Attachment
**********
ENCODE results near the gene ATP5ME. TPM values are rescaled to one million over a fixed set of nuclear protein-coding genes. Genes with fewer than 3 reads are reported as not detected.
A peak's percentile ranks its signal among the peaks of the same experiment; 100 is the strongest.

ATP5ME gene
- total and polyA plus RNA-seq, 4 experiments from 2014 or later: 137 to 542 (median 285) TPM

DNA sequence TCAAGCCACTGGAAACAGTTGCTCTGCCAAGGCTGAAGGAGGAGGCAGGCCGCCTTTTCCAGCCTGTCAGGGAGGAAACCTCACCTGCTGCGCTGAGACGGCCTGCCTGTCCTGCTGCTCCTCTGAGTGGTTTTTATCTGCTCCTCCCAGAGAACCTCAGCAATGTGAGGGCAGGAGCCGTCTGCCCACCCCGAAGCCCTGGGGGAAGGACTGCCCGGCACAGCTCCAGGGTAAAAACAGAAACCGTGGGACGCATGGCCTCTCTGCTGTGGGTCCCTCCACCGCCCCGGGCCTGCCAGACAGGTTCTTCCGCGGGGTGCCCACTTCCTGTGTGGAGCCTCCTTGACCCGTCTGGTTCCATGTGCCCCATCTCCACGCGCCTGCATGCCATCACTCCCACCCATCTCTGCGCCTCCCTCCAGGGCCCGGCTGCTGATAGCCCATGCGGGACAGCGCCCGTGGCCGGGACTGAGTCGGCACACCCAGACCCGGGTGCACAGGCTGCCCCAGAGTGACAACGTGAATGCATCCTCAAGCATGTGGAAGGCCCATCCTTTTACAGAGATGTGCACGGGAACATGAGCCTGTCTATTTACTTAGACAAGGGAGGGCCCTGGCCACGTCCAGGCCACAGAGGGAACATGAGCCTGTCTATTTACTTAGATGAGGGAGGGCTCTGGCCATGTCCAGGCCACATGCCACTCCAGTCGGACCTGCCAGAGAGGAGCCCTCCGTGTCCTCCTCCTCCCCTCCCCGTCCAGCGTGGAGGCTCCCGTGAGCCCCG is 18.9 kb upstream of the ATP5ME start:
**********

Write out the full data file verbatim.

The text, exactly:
ENCODE results near the gene ATP5ME. TPM values are rescaled to one million over a fixed set of nuclear protein-coding genes. Genes with fewer than 3 reads are reported as not detected.
A peak's percentile ranks its signal among the peaks of the same experiment; 100 is the strongest.

ATP5ME gene
- total and polyA plus RNA-seq, 4 experiments from 2014 or later: 137 to 542 (median 285) TPM

DNA sequence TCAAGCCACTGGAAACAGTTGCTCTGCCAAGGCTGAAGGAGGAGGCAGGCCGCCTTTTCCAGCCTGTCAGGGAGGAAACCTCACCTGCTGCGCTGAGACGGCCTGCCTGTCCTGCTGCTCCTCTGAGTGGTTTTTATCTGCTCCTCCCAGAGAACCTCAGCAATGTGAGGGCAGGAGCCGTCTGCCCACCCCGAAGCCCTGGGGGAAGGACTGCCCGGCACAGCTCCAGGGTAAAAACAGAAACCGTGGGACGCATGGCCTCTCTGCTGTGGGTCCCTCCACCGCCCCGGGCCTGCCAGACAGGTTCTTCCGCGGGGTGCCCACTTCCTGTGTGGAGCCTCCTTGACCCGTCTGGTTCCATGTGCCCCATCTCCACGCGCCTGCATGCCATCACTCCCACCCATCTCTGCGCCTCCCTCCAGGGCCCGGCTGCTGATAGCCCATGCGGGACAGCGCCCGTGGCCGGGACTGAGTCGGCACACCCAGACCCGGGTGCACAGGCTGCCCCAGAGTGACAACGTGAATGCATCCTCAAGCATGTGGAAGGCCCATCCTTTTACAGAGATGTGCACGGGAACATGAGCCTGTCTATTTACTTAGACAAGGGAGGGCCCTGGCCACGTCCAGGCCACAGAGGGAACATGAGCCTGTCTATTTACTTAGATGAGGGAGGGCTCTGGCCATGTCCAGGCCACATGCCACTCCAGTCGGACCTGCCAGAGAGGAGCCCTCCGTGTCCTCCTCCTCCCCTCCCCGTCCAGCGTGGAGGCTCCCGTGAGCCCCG is 18.9 kb upstream of the ATP5ME start: